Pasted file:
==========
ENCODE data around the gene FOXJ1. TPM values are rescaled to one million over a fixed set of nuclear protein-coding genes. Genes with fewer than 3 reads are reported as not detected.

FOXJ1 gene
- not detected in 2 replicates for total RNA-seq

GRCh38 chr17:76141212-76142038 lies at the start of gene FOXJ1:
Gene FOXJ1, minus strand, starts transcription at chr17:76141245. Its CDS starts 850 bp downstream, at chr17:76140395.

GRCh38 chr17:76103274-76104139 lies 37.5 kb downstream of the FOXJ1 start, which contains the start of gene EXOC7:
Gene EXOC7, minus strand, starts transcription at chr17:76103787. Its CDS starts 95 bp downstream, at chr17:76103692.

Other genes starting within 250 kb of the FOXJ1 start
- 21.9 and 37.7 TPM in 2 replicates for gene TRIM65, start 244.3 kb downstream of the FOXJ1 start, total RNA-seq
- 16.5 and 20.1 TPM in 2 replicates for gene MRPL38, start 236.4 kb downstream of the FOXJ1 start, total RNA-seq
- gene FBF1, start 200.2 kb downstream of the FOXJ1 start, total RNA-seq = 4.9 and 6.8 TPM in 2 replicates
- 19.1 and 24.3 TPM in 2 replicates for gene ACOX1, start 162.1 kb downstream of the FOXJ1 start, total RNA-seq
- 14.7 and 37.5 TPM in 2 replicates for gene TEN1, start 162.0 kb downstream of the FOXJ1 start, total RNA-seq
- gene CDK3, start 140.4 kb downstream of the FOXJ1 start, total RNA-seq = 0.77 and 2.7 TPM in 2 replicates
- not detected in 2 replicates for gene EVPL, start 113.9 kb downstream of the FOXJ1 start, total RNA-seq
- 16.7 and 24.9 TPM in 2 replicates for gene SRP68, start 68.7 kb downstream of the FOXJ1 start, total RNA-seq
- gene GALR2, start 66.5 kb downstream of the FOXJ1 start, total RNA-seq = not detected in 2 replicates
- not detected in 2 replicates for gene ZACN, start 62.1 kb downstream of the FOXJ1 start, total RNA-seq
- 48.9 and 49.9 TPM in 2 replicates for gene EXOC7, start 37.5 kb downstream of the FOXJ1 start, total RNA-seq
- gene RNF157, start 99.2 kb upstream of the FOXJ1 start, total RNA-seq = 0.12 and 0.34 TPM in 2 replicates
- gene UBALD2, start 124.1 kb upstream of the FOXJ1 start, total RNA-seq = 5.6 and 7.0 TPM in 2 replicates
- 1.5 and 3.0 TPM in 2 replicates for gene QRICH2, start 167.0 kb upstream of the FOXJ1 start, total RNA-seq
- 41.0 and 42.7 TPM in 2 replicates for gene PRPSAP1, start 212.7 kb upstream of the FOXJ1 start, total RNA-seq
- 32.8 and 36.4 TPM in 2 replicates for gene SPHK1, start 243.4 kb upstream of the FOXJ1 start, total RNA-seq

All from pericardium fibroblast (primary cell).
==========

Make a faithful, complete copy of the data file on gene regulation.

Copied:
ENCODE data around the gene FOXJ1. TPM values are rescaled to one million over a fixed set of nuclear protein-coding genes. Genes with fewer than 3 reads are reported as not detected.

FOXJ1 gene
- not detected in 2 replicates for total RNA-seq

GRCh38 chr17:76141212-76142038 lies at the start of gene FOXJ1:
Gene FOXJ1, minus strand, starts transcription at chr17:76141245. Its CDS starts 850 bp downstream, at chr17:76140395.

GRCh38 chr17:76103274-76104139 lies 37.5 kb downstream of the FOXJ1 start, which contains the start of gene EXOC7:
Gene EXOC7, minus strand, starts transcription at chr17:76103787. Its CDS starts 95 bp downstream, at chr17:76103692.

Other genes starting within 250 kb of the FOXJ1 start
- 21.9 and 37.7 TPM in 2 replicates for gene TRIM65, start 244.3 kb downstream of the FOXJ1 start, total RNA-seq
- 16.5 and 20.1 TPM in 2 replicates for gene MRPL38, start 236.4 kb downstream of the FOXJ1 start, total RNA-seq
- gene FBF1, start 200.2 kb downstream of the FOXJ1 start, total RNA-seq = 4.9 and 6.8 TPM in 2 replicates
- 19.1 and 24.3 TPM in 2 replicates for gene ACOX1, start 162.1 kb downstream of the FOXJ1 start, total RNA-seq
- 14.7 and 37.5 TPM in 2 replicates for gene TEN1, start 162.0 kb downstream of the FOXJ1 start, total RNA-seq
- gene CDK3, start 140.4 kb downstream of the FOXJ1 start, total RNA-seq = 0.77 and 2.7 TPM in 2 replicates
- not detected in 2 replicates for gene EVPL, start 113.9 kb downstream of the FOXJ1 start, total RNA-seq
- 16.7 and 24.9 TPM in 2 replicates for gene SRP68, start 68.7 kb downstream of the FOXJ1 start, total RNA-seq
- gene GALR2, start 66.5 kb downstream of the FOXJ1 start, total RNA-seq = not detected in 2 replicates
- not detected in 2 replicates for gene ZACN, start 62.1 kb downstream of the FOXJ1 start, total RNA-seq
- 48.9 and 49.9 TPM in 2 replicates for gene EXOC7, start 37.5 kb downstream of the FOXJ1 start, total RNA-seq
- gene RNF157, start 99.2 kb upstream of the FOXJ1 start, total RNA-seq = 0.12 and 0.34 TPM in 2 replicates
- gene UBALD2, start 124.1 kb upstream of the FOXJ1 start, total RNA-seq = 5.6 and 7.0 TPM in 2 replicates
- 1.5 and 3.0 TPM in 2 replicates for gene QRICH2, start 167.0 kb upstream of the FOXJ1 start, total RNA-seq
- 41.0 and 42.7 TPM in 2 replicates for gene PRPSAP1, start 212.7 kb upstream of the FOXJ1 start, total RNA-seq
- 32.8 and 36.4 TPM in 2 replicates for gene SPHK1, start 243.4 kb upstream of the FOXJ1 start, total RNA-seq

All from pericardium fibroblast (primary cell).